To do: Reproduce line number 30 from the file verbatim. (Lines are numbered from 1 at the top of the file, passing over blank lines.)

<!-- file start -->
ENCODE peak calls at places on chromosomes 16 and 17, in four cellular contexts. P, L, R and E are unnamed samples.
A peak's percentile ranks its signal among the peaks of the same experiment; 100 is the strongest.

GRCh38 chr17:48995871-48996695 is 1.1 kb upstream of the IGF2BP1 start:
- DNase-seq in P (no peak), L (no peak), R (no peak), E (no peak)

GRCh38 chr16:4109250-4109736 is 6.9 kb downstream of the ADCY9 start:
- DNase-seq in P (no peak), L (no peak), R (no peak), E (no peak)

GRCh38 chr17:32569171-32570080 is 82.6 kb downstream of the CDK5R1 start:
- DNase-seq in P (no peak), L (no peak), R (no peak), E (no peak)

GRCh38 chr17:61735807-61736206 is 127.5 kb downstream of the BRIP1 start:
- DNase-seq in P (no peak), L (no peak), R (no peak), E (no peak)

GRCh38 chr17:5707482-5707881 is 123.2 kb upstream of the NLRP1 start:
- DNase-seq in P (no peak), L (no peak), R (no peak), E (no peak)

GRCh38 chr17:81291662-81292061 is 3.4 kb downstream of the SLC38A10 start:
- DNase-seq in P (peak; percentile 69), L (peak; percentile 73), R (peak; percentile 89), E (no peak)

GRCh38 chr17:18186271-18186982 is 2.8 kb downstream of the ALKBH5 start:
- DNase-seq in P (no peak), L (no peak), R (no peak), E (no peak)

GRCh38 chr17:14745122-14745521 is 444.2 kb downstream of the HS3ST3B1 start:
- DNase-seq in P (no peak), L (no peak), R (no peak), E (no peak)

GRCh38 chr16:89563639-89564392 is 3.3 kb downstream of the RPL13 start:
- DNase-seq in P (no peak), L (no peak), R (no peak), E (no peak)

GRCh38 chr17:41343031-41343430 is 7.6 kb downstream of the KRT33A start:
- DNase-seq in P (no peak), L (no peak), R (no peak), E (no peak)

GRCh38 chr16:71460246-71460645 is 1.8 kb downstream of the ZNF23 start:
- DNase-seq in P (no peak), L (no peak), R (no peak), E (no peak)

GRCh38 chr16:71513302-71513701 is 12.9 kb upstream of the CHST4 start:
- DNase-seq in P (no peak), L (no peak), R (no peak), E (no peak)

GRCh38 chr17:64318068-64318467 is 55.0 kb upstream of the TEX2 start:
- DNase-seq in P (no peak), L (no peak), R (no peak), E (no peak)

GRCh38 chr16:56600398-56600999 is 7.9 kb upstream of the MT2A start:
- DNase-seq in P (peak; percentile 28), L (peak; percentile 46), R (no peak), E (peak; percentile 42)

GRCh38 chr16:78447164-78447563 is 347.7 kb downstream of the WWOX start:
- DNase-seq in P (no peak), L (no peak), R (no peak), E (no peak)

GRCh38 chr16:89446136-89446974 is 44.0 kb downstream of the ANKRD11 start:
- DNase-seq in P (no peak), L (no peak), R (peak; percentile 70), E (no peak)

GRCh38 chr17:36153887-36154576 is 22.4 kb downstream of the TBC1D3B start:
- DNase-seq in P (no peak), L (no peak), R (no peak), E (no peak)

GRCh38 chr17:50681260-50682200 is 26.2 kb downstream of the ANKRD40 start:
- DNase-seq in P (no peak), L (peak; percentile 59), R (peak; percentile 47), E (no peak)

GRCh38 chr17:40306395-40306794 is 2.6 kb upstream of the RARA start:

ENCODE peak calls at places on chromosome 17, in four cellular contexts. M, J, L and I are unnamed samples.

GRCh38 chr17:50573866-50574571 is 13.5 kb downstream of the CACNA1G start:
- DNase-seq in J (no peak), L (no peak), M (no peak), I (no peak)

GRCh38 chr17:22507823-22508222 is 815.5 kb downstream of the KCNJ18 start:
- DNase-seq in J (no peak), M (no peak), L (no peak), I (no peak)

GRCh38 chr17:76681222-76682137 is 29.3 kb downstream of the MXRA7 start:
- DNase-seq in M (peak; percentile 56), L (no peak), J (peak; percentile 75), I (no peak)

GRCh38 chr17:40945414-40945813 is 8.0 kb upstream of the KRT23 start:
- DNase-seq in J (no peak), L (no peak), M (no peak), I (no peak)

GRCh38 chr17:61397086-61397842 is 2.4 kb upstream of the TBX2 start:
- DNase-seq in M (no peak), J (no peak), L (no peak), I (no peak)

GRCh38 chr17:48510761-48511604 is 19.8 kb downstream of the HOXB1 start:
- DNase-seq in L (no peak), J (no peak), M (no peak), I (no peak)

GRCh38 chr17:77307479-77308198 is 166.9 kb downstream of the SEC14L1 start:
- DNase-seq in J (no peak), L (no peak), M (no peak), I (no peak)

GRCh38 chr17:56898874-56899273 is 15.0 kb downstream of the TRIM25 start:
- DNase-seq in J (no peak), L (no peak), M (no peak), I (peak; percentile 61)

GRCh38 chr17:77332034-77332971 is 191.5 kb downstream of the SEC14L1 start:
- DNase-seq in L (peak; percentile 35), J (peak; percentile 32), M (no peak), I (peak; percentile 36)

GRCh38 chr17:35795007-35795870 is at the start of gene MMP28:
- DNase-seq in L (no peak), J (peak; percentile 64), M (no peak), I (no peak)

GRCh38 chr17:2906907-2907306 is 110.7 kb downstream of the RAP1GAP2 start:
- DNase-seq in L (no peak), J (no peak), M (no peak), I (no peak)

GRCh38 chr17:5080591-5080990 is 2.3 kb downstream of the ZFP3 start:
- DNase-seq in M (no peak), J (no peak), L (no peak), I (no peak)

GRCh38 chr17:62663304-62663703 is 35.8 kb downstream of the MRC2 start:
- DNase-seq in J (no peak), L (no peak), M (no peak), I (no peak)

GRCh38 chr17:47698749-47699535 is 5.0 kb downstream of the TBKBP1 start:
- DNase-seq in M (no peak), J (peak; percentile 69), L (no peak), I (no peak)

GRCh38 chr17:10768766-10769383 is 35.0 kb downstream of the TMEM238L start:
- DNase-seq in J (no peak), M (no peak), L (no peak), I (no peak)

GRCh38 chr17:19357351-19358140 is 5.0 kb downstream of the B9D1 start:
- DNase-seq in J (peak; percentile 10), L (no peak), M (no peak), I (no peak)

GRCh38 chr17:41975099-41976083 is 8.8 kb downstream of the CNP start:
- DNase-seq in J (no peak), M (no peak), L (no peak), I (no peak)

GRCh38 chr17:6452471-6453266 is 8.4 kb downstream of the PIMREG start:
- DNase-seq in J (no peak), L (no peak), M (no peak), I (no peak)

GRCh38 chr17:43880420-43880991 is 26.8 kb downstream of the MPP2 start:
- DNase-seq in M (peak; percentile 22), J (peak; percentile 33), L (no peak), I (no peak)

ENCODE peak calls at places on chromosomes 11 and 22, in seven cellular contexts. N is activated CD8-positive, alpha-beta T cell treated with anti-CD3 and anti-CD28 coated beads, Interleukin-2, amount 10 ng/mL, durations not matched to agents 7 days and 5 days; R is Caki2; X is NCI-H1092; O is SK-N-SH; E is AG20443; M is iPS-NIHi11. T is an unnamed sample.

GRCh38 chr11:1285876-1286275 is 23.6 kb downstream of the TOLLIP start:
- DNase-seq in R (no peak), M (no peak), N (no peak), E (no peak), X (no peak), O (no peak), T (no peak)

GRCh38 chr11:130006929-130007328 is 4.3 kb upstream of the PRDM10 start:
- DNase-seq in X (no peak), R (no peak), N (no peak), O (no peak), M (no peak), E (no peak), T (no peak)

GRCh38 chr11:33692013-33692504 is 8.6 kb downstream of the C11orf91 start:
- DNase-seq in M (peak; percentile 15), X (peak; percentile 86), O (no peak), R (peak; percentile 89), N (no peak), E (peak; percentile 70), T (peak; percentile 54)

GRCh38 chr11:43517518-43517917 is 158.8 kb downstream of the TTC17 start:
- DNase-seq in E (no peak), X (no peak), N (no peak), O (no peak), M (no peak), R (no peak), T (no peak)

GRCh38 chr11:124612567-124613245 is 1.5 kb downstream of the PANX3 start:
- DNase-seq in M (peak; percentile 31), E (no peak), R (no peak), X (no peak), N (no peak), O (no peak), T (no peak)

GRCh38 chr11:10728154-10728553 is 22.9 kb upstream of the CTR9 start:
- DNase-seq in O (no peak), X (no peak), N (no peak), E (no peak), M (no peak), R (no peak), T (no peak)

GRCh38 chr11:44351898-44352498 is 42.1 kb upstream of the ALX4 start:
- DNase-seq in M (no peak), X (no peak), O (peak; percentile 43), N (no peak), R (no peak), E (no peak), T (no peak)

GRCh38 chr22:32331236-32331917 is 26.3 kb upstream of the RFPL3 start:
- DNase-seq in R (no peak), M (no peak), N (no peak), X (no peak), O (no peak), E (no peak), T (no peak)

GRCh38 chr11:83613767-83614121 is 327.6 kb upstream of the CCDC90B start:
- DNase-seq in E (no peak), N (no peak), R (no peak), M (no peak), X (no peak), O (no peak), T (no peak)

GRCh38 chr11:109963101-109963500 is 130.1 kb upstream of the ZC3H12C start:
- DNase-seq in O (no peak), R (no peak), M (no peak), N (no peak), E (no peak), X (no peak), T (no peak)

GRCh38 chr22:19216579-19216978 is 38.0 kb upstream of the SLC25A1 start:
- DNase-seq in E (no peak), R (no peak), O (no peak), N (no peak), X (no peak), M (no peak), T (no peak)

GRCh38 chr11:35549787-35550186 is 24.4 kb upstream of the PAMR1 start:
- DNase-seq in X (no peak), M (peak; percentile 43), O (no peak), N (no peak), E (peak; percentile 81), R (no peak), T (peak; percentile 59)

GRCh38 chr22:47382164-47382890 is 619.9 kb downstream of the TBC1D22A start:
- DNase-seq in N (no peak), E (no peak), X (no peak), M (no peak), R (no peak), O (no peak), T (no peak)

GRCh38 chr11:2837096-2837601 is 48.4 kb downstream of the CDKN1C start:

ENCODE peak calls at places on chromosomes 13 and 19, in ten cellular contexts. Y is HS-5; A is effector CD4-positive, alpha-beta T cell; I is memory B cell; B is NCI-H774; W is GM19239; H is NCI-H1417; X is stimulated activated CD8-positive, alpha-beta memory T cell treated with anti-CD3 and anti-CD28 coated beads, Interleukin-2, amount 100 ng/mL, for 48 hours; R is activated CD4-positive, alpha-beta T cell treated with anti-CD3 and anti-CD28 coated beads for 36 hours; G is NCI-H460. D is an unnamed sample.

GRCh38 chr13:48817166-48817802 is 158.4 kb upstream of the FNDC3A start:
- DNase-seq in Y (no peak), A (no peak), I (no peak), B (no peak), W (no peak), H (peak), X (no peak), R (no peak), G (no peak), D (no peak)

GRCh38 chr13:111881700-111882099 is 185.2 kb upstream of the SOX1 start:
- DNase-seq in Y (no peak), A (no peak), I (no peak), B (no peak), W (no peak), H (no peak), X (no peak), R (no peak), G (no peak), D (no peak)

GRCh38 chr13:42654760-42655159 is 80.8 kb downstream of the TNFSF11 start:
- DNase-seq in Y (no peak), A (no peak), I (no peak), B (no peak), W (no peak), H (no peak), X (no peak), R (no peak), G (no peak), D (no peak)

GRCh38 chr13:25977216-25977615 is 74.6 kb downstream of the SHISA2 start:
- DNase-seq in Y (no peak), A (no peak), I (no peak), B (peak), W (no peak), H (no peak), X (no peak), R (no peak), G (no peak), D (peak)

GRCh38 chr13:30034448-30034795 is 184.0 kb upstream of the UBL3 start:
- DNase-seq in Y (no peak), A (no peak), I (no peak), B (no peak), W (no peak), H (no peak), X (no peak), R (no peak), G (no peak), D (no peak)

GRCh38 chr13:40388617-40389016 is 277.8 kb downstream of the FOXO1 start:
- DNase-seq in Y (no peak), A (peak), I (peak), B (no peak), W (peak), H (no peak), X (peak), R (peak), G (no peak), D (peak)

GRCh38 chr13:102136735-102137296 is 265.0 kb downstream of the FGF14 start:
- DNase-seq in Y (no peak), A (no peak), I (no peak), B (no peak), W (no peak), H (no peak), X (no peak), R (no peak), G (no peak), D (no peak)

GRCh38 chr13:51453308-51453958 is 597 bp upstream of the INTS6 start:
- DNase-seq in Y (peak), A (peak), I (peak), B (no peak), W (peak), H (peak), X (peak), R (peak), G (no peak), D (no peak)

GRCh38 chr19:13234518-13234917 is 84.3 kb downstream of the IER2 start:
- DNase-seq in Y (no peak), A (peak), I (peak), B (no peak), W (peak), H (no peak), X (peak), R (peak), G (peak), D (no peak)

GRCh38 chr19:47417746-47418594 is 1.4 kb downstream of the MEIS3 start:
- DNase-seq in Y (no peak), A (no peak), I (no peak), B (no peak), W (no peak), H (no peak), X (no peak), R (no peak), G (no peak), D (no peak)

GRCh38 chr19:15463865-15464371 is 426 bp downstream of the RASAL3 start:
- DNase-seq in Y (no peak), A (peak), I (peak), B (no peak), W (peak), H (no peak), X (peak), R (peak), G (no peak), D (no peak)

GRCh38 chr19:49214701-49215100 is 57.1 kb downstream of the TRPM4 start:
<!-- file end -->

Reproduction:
- DNase-seq in P (peak; percentile 28), L (peak; percentile 46), R (no peak), E (peak; percentile 42)